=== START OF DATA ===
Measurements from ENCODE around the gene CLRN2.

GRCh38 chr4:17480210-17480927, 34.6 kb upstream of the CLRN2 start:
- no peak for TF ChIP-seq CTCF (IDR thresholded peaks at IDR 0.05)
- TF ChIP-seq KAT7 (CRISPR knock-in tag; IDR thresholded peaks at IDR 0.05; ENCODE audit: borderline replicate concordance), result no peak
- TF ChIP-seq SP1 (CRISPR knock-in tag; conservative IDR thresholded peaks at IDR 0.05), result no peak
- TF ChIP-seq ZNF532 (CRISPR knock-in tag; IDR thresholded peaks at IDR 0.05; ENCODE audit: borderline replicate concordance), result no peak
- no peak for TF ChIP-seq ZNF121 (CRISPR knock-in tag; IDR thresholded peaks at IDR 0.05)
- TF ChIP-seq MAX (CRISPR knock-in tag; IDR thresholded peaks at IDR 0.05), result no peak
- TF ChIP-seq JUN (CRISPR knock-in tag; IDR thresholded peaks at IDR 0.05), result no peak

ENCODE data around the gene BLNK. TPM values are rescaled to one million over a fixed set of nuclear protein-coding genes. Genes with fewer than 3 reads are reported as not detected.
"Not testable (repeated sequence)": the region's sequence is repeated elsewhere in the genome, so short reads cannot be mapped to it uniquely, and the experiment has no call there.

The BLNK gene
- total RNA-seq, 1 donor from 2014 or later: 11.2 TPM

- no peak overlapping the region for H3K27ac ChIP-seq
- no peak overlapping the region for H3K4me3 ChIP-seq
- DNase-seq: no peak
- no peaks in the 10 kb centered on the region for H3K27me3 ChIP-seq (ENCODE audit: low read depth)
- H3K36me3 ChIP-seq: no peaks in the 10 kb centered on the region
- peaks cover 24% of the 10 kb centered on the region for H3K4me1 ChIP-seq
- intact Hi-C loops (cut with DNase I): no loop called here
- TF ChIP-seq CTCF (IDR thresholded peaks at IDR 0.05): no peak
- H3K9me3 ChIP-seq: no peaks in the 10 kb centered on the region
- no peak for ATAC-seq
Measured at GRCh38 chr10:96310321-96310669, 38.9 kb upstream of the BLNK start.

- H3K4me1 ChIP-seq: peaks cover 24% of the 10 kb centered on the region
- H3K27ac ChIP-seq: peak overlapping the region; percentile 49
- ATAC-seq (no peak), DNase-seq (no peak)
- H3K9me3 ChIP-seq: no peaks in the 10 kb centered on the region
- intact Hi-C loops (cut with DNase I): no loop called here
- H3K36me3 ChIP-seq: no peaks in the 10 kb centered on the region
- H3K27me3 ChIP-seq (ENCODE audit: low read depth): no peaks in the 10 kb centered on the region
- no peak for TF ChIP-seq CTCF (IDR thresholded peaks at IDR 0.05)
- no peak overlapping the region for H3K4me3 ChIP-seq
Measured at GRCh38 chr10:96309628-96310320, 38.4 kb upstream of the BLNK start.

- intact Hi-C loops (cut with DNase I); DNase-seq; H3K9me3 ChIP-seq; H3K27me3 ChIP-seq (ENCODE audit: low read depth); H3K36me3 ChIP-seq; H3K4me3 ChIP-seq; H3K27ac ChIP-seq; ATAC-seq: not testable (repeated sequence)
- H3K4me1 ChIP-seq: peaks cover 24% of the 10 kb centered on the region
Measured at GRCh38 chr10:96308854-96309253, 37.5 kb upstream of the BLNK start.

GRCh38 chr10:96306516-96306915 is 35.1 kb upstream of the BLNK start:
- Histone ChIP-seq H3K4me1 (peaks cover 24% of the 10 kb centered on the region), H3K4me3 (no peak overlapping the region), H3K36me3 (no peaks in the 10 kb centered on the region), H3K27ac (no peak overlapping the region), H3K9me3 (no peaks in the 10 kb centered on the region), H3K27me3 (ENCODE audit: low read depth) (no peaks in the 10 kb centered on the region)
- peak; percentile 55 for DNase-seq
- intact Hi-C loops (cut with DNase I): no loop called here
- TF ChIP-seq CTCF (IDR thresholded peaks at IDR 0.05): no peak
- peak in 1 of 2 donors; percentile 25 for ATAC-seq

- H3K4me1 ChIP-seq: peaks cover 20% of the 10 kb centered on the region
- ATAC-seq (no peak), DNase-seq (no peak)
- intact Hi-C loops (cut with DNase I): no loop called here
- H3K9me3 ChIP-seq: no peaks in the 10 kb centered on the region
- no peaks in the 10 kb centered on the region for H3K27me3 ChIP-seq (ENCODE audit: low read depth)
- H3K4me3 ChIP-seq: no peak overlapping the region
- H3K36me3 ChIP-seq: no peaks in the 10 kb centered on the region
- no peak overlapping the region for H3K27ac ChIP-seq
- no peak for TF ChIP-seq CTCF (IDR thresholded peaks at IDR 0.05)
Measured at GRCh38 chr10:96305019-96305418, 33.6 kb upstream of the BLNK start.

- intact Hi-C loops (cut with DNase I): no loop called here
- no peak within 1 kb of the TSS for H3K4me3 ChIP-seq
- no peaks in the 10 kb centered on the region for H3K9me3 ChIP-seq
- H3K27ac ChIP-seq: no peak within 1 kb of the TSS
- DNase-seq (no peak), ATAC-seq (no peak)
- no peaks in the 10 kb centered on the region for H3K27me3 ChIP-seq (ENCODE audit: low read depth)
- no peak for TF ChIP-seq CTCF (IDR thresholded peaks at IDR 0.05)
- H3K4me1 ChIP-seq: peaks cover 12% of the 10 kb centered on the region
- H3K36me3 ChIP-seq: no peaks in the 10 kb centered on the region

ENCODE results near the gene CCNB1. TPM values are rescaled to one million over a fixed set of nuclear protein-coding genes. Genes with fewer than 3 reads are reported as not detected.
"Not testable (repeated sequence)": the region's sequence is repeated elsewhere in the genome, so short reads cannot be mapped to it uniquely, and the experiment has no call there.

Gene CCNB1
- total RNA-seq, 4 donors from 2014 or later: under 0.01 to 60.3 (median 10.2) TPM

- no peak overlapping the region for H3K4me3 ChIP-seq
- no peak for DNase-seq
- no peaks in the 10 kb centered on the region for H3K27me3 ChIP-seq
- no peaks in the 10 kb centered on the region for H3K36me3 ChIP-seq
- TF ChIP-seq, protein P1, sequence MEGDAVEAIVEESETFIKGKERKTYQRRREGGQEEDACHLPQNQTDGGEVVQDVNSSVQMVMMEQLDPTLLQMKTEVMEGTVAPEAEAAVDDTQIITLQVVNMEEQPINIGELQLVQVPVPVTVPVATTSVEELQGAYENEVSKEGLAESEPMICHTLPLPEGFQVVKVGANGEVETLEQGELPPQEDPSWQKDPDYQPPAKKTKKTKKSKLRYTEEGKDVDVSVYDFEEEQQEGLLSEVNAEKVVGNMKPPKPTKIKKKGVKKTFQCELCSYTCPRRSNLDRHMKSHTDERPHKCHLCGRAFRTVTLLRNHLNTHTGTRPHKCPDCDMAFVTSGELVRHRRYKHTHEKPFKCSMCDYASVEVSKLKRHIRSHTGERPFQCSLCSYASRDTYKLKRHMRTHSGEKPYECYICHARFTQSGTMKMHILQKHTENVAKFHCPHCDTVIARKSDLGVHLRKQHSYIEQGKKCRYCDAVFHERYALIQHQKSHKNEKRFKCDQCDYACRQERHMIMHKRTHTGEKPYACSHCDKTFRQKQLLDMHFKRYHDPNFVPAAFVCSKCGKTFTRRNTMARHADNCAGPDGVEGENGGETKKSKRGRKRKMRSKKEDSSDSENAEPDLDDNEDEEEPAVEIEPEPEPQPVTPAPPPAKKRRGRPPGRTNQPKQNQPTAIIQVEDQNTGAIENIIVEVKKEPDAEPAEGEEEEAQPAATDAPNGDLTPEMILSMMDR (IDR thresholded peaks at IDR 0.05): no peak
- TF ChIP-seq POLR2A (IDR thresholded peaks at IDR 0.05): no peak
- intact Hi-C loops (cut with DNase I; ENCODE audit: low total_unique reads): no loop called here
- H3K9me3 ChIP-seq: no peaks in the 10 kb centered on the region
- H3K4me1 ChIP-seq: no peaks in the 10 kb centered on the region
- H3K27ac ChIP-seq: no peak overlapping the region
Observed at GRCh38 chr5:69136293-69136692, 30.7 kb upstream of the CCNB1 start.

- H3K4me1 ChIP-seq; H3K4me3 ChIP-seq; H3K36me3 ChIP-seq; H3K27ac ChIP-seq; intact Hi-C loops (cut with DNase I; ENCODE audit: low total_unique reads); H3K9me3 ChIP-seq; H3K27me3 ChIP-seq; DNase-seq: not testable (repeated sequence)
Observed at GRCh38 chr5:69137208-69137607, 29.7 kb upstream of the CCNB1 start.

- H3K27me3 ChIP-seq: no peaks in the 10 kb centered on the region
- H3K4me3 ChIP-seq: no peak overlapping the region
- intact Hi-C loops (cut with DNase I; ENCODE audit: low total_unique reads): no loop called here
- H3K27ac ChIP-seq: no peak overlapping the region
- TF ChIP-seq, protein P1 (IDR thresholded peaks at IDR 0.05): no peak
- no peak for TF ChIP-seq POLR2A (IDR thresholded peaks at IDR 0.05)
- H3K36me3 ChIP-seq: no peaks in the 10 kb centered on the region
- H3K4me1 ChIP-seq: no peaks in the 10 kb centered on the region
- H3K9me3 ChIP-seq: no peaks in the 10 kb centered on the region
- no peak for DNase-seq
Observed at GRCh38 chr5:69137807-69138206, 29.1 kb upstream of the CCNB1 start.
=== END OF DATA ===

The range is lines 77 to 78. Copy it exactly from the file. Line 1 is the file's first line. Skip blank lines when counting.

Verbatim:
Observed at GRCh38 chr5:69136293-69136692, 30.7 kb upstream of the CCNB1 start.

- H3K4me1 ChIP-seq; H3K4me3 ChIP-seq; H3K36me3 ChIP-seq; H3K27ac ChIP-seq; intact Hi-C loops (cut with DNase I; ENCODE audit: low total_unique reads); H3K9me3 ChIP-seq; H3K27me3 ChIP-seq; DNase-seq: not testable (repeated sequence)